In support of an ER‐mediated antioxidant response, we show S2 cells, pre‐treated with Tm or Tg, are resistant to ROS exposure (H2O2) (Figure 8A, and data not shown). Similarly, it has been shown that UPR activation counteracts ROS accumulation and cell death induced by tumour necrosis factor alpha in mouse embryonic fibroblasts (Xue et al, 2005). Together, these data argue that the UPR can limit ROS accumulation, inhibiting apoptosis in a conserved process.
Activation of the UPR, as well as the increase of d4E‐BP upon ER stress, suggests that selective changes in protein levels regulate cell death. In support of this hypothesis, it was proposed that 4E‐BP favours the translation of proteins through their internal ribosome‐entry site (IRES), contributing to survival (for review Holcik and Sonenberg, 2005). The translation of genes, such as Bip, that contain IRES in their mRNAs can limit the UPR and protect the cell from excessive ER stress.
Although it has been shown that ER stress can induce the IRES‐dependent translation of the human inhibitory of apoptosis protein 2 and reduce cell death (Warnakulasuriyarachchi et al, 2004), we failed to detect an increase of the Drosophila inhibitory of apoptosis protein 1 (DIAP1), measured by western blot or immunofluorescence of Drosophila retinas exposed to ER stress (data not shown). It is possible that other IRES‐dependent proteins contribute to an increased antioxidant response and the inhibition of caspase activation in PRCs. It has been shown that an antioxidant treatment can prevent JNK‐mediated caspase activation in NF‐κB deficient mouse fibroblasts (Kamata et al, 2005). Whether an ER‐mediated signal can inhibit JNK‐induced cell death remains to be demonstrated.
Relevance to pathology
Increasing evidence has linked ER stress and the UPR to pathologies such as neurodegenerative diseases, cancer and diabetes (Marciniak and Ron, 2006). ER stress markers have been observed in degenerating tissues, and it has been proposed that an overloaded ER promotes cell death. Our data tackle a new and important issue, in that moderate ER stress is not only protective against unfolded protein accumulation but also against external apoptotic insults. We also show that moderate and protective ER stress remains harmless in the long term. Whether moderate ER stress in a healthy mammalian brain could protect against or delay the onset of neurodegenerative diseases remains to be demonstrated.
Materials and methods
The following genotypes were used: Canton S (CS) and cnbr as wild‐type strains. The ninaA1 (ninaAW208@), pzfer1hch0451, pzfer2lch035, pzthorl(2)06270 alleles were obtained from the Bloomington Stock Center. The ninaA alleles ninaAE110V, ninaAQ137L, ninaAR120K, and ninaAG98D were a gift from Charles Zuker (Ondek et al, 1992). The apcQ8 allele was a gift of Yashi Ahmed. The rh1 alleles, ninaEI17 and ninaEG69D (termed rh1I17 and rh1G69D, respectively in the text) were a gift from Joseph O'Tousa (Kurada and O'Tousa, 1995). The rh1‐Gal4 driver, a gift from Jessica Treisman, was used for ectopic expression in the outer PRCs (Mollereau et al, 2000). The uas‐CD8:PARP:venus stock was a gift from Darren Williams (Williams et al, 2006). The following genetic combinations were used to express transgenes in adult outer PRCs: (1) rh1‐Gal4; uas‐rpr, (2) rh1‐Gal4; uas‐dp53, (3) rh1‐Gal4; uas‐dcp‐1, (4) rh1‐Gal4; uas‐xbp1:GFP, (5) rh1‐Gal4; GMR‐p35, (6) rh1‐Gal4; uas‐GFP and (7) rh1‐Gal4; uas‐CD8:PARP:venus. Flies were maintained at 25°C and a 12:12 h light cycle.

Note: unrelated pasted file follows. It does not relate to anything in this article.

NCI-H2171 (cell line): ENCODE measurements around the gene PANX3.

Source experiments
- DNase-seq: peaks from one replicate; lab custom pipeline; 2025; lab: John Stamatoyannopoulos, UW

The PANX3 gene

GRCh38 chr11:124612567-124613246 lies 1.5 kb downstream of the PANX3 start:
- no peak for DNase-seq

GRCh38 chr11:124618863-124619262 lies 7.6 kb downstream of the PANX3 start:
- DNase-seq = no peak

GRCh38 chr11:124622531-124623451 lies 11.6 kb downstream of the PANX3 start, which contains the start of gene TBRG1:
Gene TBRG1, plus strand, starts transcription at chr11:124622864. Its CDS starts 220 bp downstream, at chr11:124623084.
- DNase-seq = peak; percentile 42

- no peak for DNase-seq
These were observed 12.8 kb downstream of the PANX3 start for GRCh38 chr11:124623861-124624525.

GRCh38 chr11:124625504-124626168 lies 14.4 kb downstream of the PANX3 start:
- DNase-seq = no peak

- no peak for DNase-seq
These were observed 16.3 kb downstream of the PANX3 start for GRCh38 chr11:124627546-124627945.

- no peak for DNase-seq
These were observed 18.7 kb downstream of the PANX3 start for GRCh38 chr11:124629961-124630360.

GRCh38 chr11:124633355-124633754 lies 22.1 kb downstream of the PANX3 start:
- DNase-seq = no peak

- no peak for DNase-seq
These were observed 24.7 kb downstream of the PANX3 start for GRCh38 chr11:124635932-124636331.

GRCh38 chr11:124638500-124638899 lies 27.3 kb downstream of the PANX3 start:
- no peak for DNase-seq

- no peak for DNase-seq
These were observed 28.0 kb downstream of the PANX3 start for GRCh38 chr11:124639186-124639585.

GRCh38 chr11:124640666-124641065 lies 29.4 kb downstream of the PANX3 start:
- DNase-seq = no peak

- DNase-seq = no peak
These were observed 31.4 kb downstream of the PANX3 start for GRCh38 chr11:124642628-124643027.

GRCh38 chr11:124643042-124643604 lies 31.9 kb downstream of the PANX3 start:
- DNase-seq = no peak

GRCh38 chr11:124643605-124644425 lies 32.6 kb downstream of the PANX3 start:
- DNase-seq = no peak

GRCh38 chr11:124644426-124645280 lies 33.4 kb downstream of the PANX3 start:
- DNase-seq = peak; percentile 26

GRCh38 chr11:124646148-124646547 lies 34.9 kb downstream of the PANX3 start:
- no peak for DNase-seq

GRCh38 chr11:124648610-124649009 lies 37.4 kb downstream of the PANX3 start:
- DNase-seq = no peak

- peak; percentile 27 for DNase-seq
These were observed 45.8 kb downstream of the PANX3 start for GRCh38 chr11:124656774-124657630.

S2 cells were seeded in 96‐well culture plates at 15 × 103 cells per wells. After a 4‐h Tm treatment, cells were submitted to CHX for 5 h and 30 min. Caspase‐Glo® 3/7 reagent (Promega, France) was added (V/V) to wells and incubated for 1 h 30 min. Luminescence was measured by a luminometer (Veritas™ microplate luminometer).
The effect of xbp1 knock down on S2 cells was monitored by RT–PCR. mRNA was extracted from treated S2 cells using RNeasy Mini Kit (Qiagen). cDNA was produced using the Enhanced Avian RT First Strand Synthesis Kit (Sigma). xbp1 mRNA expression was visualized after 22 cycles and melting temperature of 58°C.
A more detailed Material and methods section can be found in Supplementary data.
Supplementary data are available at The EMBO Journal Online (http://www.embojournal.org).
Supplementary Figure 1
Supplementary Figure 2
Supplementary Figure 3
Supplementary Figure 4
Supplementary Figure 5
Supplementary Table 1
We thank Samara Brown for critical reading of our paper. We also thank Carmen Garrido, Pierre Copin, Damien Lefer and Clémence Richetta for technical help, the ENS imaging platform (PLATIM) and the IFR128 for their technical facilities. We thank Hugo Aguilaniu's group for technical advices on the Oxyblot™. We are grateful to NJ Colley, J O'Tousa, N Sonenberg, G Tettweiler, J Treisman, D Williams, C Zuker and Flybase for fly stocks and reagents. This work was supported by grants from the National Institute of Health to BM (RO1 EY14025), from the Fondation pour la Recherche Médicale (Equipment and Team programs) from the CNRS (ATIP program) to BM. HS is an Investigator of the Howard Hughes Medical Institute. CSM was a student of the Gulbenkian PhD Program in Biomedicine supported by a fellowship from Fundação para a Ciência e a Tecnologia, Portugal. CL, a student at University Claude Bernard in Lyon, is supported by a graduate fellowship of the cluster 11 HNV (Rhone Alpes, France). AG is a student of the Rockefeller University graduate program.